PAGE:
Guidance on website accessibility added to AwDA resource

CDA’s regulatory compliance experts are receiving calls from members who are concerned about how compliance with the Americans with Disabilities Act might extend to website accessibility. Dentists have questions about whether their practice websites are compliant with AwDA and, if not, what steps they can take to bring their websites into compliance. In response to member calls and recent communication from the American Dental Association on this matter, CDA Practice Support added a section on website accessibility to its AwDA-related resource.

Available for download through the CDA Practice Support webpage (cda.org/practicesupport), “Americans with Disabilities Act and Disability Rights Laws” provides background on the federal law, guidance on complying with both federal and state physical accessibility standards, requirements for communicating with the hearing-impaired, a Q-and-A with links to additional resources and the newly added guidance on ensuring practice websites are compliant with AwDA.

The increased focus on website compliance with the Americans with Disabilities Act, which helps guarantee access to places of public accommodation for persons with disabilities, stems from legal correspondence received by dentists in Texas earlier this year. According to the ADA, the Texas Dental Association reported that several of its member dentists had received from an attorney demand letters alleging that their practice websites violated AwDA. These reports prompted the ADA to issue an email and guidance document to its entire membership along with information to all state dental associations about how to comply with the federal law with regard to practice websites.

Adding an accessibility link to the practice website is one of several strategies discussed in CDA’s updated resource. Dentists who are uncertain if their website is AwDA-compliant can, as a first step, contact their website designer and ask whether the website is accessible to individuals with disabilities that are protected by the federal law. If they learn the website is not accessible, they should ask what must be done to make it accessible. CDA recommends that practice owners “engage a qualified website designer who is familiar with the accessibility standards” and who can contractually address compliance with these standards. As a precautionary action, some dentists who know their websites are not compliant with AwDA may consider temporarily disabling the website until it can be replaced with a compliant site that includes specific language — as discussed in greater detail in CDA’s resource.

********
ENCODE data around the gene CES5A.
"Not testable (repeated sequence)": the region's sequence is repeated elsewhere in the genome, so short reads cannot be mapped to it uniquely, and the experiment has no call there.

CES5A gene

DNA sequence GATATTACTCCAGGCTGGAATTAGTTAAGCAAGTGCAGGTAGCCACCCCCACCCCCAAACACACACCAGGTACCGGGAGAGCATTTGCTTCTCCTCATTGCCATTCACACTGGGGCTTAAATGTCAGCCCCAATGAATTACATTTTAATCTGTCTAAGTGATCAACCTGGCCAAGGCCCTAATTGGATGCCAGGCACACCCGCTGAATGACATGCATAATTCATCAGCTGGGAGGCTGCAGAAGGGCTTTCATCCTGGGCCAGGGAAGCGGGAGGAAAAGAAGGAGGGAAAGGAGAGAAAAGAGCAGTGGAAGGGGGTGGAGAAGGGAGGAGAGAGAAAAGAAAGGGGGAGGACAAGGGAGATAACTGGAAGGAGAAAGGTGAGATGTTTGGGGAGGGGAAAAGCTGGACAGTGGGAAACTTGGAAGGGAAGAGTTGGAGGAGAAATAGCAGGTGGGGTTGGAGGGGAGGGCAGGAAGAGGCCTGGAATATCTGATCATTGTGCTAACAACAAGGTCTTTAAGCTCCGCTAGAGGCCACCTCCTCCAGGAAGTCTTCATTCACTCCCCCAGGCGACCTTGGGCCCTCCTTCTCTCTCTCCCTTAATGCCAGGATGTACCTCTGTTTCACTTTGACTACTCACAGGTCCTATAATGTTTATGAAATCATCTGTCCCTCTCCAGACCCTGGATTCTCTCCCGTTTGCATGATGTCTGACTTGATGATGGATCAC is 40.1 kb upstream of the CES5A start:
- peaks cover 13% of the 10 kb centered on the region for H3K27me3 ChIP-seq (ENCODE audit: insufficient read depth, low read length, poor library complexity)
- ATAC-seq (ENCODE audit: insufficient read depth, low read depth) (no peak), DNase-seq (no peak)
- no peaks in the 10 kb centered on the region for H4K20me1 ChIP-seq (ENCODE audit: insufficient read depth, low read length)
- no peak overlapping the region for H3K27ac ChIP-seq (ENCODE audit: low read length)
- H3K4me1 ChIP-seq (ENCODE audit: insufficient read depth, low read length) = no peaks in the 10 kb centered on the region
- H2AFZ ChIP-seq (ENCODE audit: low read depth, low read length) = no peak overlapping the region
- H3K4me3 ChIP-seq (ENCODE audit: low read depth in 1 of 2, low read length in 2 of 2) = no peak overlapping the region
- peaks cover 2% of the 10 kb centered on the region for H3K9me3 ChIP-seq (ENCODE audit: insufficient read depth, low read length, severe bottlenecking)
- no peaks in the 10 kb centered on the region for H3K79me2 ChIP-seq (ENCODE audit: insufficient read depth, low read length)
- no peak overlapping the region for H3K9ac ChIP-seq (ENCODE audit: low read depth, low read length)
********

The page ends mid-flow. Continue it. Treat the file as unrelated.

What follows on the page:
The Americans with Disabilities Act became law in July 1990 and, along with related state and federal laws, prohibits discrimination on the basis of disability in employment, government, public accommodations, education, commercial facilities, telecommunications and transportation.

With regard to website accessibility, the communication in May from the ADA notes that the laws “are still largely up in the air when it comes to enforcement” and cites a case dismissed in March by a California district court that found that “the standards for compliance have not been articulated.” Nevertheless, CDA’s regulatory compliance experts recommend that practice owners take one or more steps discussed here to decrease the risk of receiving a monetary demand or becoming involved in a lawsuit.

Find the updated AwDA-related resource in the Practice Support section of CDA’s website. Additionally, visit the ADA’s website for guidance on website accessibility and how to defend the practice against potential complaints and lawsuits.

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